Appeals Court: Contraceptive Coverage Rules Violate Religious Rights
In a pair of decisions issued Thursday, the 8th U.S. Circuit Court of Appeals in St. Louis said that the Affordable Care Act's contraceptive coverage rules violate the religious rights of several not-for-profit organizations, Reuters reports (Pierson, Reuters, 9/17).
The contraceptive coverage rules, which are being implemented under the ACA, require most employers to offer coverage to their workers. Houses of worship are exempt from the requirement (California Healthline, 5/12). Not-for-profits that hold themselves out as religious also are eligible for an accommodation that ensures they do not have to pay for or directly provide the coverage for their employees (California Healthline, 8/25).
The circuit court on Thursday issued rulings in two separate suits filed by not-for-profit groups that argue the accommodation violates the Religious Freedom Restoration Act.
The suits were filed by two Missouri groups -- Heartland Christian College and CNS International Ministries, a not-for-profit offering substance use services -- and two Iowa organizations -- Dordt College and Cornerstone University (Reuters, 9/17).
In its rulings, the 8th Circuit Court panel upheld a lower court's decision that the federal government cannot force not-for-profits that hold themselves out as religious to comply with the accommodation for such organizations under the contraceptive coverage rules (Schencker, Modern Healthcare, 9/17).
U.S. Circuit Judge Roger Wollman wrote in one of the decisions, "The question here is not whether CNS and HCC have correctly interpreted the law, but whether they have a sincere religious belief that their participation in the accommodation process makes them morally and spiritually complicit in providing abortifacient coverage," adding, "Their affirmative answer to that question is not for us to dispute."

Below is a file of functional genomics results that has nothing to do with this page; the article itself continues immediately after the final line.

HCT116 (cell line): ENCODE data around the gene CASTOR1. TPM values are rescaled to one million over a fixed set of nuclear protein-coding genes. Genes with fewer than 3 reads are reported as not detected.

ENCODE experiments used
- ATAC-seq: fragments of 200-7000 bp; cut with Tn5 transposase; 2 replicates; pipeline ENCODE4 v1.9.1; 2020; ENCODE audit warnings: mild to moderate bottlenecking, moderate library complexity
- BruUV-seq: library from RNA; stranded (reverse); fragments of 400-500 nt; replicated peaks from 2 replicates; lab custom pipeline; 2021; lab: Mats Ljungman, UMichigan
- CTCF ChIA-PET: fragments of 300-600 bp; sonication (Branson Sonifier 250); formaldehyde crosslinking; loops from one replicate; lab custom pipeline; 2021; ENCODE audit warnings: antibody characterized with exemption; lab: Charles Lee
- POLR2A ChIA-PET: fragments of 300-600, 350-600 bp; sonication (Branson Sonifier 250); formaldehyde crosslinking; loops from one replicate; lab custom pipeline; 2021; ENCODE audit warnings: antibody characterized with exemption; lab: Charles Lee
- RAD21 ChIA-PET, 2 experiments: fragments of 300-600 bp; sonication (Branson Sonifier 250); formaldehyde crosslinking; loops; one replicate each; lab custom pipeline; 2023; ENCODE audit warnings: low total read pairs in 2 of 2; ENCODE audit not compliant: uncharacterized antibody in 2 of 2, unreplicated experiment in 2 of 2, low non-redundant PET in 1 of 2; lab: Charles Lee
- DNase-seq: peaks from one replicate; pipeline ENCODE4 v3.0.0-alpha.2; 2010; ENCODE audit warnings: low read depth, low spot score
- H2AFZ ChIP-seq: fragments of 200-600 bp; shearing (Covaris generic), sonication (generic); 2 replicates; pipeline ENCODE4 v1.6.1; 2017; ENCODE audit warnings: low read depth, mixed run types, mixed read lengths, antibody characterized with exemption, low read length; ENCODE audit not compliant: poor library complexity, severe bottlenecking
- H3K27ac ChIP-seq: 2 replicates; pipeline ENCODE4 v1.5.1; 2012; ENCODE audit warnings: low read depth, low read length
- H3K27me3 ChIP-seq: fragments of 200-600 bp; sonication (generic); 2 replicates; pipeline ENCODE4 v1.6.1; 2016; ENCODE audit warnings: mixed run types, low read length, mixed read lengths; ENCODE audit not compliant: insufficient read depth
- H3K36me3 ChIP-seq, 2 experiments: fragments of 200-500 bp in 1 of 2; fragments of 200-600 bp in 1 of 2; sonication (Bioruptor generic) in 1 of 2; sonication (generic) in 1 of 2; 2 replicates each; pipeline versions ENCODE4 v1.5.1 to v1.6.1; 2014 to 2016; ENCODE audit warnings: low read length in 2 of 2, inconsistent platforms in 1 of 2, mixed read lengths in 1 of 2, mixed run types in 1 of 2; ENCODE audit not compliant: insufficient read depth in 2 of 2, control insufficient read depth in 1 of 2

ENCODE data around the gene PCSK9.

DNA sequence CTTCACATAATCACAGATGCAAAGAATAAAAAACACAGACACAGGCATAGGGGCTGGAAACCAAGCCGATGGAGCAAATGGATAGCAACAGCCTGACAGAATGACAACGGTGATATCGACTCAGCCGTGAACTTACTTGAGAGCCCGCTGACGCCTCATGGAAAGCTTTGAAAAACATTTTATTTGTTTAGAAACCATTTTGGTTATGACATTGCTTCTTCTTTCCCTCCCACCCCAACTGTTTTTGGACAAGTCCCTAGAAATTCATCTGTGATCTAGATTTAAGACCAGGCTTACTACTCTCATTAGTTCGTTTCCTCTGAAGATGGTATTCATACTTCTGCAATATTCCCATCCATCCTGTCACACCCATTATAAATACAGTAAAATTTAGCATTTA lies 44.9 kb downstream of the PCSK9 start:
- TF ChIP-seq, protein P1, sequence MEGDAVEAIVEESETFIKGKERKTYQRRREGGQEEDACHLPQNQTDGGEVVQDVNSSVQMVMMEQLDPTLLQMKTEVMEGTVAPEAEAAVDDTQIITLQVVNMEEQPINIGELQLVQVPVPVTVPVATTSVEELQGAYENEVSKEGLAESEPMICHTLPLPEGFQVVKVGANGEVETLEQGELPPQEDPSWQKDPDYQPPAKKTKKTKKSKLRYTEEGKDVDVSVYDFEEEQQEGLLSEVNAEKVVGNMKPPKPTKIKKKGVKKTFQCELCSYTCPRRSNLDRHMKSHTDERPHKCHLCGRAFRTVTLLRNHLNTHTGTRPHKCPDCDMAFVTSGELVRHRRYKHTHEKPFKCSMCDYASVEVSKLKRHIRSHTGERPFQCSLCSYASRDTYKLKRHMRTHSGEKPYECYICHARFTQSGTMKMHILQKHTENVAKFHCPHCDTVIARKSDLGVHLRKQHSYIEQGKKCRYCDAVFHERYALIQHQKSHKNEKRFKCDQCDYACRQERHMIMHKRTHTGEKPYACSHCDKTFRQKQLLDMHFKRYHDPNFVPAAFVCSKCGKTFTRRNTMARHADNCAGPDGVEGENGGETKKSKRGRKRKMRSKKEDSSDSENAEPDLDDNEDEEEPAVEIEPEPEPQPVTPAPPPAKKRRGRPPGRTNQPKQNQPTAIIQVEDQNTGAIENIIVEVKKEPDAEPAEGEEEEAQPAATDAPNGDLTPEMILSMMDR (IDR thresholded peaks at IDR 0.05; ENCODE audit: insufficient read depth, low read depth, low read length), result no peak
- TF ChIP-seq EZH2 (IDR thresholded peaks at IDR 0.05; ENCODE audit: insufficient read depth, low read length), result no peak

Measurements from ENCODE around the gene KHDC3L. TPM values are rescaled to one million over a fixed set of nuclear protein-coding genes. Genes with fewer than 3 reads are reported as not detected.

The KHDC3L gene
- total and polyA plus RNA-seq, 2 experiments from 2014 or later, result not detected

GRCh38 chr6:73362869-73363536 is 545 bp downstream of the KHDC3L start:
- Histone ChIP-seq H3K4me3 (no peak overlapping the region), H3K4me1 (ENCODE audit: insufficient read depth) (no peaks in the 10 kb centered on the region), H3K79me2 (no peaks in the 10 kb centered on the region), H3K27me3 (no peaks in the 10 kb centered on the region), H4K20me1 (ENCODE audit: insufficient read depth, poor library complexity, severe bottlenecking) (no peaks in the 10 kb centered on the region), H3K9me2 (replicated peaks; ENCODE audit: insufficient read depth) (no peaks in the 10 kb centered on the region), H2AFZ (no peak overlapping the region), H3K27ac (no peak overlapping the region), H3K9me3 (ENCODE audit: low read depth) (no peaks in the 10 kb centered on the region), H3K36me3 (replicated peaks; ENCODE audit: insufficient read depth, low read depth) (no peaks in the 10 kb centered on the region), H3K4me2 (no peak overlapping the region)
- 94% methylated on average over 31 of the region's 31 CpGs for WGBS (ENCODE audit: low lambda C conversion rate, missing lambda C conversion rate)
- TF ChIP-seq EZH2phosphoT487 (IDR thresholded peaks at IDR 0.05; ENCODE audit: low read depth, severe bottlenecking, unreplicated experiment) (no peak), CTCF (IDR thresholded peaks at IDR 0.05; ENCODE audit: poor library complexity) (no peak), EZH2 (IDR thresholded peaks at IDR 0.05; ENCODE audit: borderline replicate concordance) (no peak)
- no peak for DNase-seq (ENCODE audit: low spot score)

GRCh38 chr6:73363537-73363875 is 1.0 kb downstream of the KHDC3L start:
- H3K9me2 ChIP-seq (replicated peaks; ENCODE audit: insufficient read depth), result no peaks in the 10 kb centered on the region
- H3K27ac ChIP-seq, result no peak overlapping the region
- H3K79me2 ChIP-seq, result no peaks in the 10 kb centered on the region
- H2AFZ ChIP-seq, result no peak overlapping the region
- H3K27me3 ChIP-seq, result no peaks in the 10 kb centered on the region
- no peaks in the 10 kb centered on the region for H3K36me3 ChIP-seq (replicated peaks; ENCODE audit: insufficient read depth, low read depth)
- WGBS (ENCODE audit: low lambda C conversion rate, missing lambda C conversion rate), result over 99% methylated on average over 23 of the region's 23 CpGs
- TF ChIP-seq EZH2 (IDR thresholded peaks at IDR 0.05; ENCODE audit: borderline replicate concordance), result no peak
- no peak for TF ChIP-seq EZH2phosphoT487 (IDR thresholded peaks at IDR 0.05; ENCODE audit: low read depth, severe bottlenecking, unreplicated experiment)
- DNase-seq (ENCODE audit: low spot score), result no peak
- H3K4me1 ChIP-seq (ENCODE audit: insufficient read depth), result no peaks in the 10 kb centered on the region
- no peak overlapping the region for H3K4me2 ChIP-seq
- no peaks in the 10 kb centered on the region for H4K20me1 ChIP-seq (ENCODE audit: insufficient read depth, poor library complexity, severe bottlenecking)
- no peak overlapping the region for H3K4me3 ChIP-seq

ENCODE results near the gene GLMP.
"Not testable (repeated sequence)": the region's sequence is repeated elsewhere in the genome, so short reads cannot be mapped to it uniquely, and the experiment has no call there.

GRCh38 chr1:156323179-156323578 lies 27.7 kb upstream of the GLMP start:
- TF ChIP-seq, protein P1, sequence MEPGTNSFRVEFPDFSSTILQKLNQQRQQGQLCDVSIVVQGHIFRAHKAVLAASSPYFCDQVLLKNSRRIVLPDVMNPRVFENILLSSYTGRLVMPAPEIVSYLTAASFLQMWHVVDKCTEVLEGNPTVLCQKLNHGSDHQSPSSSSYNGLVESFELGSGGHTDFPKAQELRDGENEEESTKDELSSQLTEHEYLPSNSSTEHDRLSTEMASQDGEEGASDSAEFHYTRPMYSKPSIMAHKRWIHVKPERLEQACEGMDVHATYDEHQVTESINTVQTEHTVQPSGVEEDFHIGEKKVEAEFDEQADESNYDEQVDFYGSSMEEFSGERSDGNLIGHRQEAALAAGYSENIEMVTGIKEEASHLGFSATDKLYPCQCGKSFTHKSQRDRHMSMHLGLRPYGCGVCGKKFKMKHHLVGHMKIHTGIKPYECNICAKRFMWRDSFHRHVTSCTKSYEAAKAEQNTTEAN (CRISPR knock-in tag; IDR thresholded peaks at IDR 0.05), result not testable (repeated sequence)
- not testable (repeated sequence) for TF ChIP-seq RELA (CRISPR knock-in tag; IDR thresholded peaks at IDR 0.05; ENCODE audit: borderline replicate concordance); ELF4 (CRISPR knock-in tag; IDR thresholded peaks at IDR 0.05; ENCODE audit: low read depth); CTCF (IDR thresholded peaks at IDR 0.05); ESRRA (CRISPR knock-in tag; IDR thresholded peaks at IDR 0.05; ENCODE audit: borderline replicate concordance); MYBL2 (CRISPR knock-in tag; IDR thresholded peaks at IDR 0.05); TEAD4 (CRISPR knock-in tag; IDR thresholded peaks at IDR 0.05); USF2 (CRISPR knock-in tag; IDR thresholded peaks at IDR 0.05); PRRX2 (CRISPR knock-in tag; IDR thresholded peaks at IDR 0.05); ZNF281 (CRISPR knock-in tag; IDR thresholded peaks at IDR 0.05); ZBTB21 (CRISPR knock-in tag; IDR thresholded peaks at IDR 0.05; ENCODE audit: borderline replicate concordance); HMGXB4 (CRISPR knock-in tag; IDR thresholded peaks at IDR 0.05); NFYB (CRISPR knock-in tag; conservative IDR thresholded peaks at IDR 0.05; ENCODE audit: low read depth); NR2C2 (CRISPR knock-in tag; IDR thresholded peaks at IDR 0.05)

Wollman added that financial penalties imposed for non-compliance with the contraceptive coverage mandate would impose a substantial burden on the organizations and that the federal government had not demonstrated that there was no other way to provide women with contraceptive coverage (Barnes, Washington Post, 9/17).
Potential for Supreme Court Review
Circuit courts throughout the country have ruled in favor of the contraceptive coverage rules, meaning the latest rulings could set up the issue for review by the Supreme Court (Modern Healthcare, 9/17). According to the Wall Street Journal, the rulings increase the likelihood that the Supreme Court will review such a case because the high court is more apt to become involved when lower courts reach conflicting decisions (Radnofsky/Kendall, Wall Street Journal, 9/17).
Douglas Laycock, a law professor at the University of Virginia, said, "Even though it's 7:1, it becomes nearly certain that the Supreme Court will take one of these cases." He added that while seven circuit courts have sided with the federal government on the contraceptive coverage mandate, other judges have strongly dissented to the policy in their opinions.
Similarly, James Blumstein, a professor at Vanderbilt Law School, said, "You never want to predict what the court's going to do, but I think this has such high visibility, and if there's a split in the circuits … they may want to resolve the issue."
The Supreme Court's next session begins in October. Plaintiffs in seven similar cases have already petitioned the high court for review, and the Supreme Court has issued stays to temporarily block enforcement of the mandate in some instances (Modern Healthcare, 9/17).
Lori Windham -- senior counsel at the Becket Fund for Religious Liberty, which is supporting plaintiffs in similar legal challenges -- in a statement said, "The government keeps telling the Supreme Court 'Move along, nothing important here' in hopes that the court will ignore this crucial issue," adding, "But with today's decisions, the court will have great reason to decide this issue in the next term" (Washington Post, 9/17).
Meanwhile, an Obama administration spokesperson said federal officials were "disappointed" in the ruling but believe the contraceptive coverage mandate will ultimately be upheld. The spokesperson added, "As all of the other seven courts of appeals to address this issue have held, the contraceptive accommodation process strikes the proper balance between ensuring women have equal access to health care and protecting religious beliefs" (Ferris, The Hill, 9/17).This is part of the California Healthline Daily Edition, a summary of health policy coverage from major news organizations. Sign up for an email subscription.